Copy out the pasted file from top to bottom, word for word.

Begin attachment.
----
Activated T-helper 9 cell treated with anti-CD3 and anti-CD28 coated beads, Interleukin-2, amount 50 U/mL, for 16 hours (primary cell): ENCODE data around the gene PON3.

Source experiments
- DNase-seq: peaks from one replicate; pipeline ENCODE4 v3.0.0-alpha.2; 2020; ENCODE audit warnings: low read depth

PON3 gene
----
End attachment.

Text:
Activated T-helper 9 cell treated with anti-CD3 and anti-CD28 coated beads, Interleukin-2, amount 50 U/mL, for 16 hours (primary cell): ENCODE data around the gene PON3.

Source experiments
- DNase-seq: peaks from one replicate; pipeline ENCODE4 v3.0.0-alpha.2; 2020; ENCODE audit warnings: low read depth

PON3 gene